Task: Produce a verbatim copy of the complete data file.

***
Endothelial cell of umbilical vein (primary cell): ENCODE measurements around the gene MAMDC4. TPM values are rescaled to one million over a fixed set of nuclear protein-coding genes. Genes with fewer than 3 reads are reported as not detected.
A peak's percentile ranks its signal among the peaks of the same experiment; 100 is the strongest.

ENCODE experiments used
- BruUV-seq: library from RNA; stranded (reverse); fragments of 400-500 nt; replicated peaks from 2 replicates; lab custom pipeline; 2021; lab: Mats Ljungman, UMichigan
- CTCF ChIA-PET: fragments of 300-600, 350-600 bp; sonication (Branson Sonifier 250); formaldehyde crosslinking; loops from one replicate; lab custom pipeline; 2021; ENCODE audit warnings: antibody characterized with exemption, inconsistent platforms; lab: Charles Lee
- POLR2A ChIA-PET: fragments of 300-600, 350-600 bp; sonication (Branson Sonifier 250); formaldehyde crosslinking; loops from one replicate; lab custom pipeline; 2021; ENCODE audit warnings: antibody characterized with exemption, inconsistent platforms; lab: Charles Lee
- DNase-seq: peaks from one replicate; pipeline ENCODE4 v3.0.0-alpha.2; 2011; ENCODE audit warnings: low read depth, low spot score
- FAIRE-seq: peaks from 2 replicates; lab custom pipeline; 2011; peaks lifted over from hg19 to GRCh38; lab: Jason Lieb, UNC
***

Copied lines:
Endothelial cell of umbilical vein (primary cell): ENCODE measurements around the gene MAMDC4. TPM values are rescaled to one million over a fixed set of nuclear protein-coding genes. Genes with fewer than 3 reads are reported as not detected.
A peak's percentile ranks its signal among the peaks of the same experiment; 100 is the strongest.

ENCODE experiments used
- BruUV-seq: library from RNA; stranded (reverse); fragments of 400-500 nt; replicated peaks from 2 replicates; lab custom pipeline; 2021; lab: Mats Ljungman, UMichigan
- CTCF ChIA-PET: fragments of 300-600, 350-600 bp; sonication (Branson Sonifier 250); formaldehyde crosslinking; loops from one replicate; lab custom pipeline; 2021; ENCODE audit warnings: antibody characterized with exemption, inconsistent platforms; lab: Charles Lee
- POLR2A ChIA-PET: fragments of 300-600, 350-600 bp; sonication (Branson Sonifier 250); formaldehyde crosslinking; loops from one replicate; lab custom pipeline; 2021; ENCODE audit warnings: antibody characterized with exemption, inconsistent platforms; lab: Charles Lee
- DNase-seq: peaks from one replicate; pipeline ENCODE4 v3.0.0-alpha.2; 2011; ENCODE audit warnings: low read depth, low spot score
- FAIRE-seq: peaks from 2 replicates; lab custom pipeline; 2011; peaks lifted over from hg19 to GRCh38; lab: Jason Lieb, UNC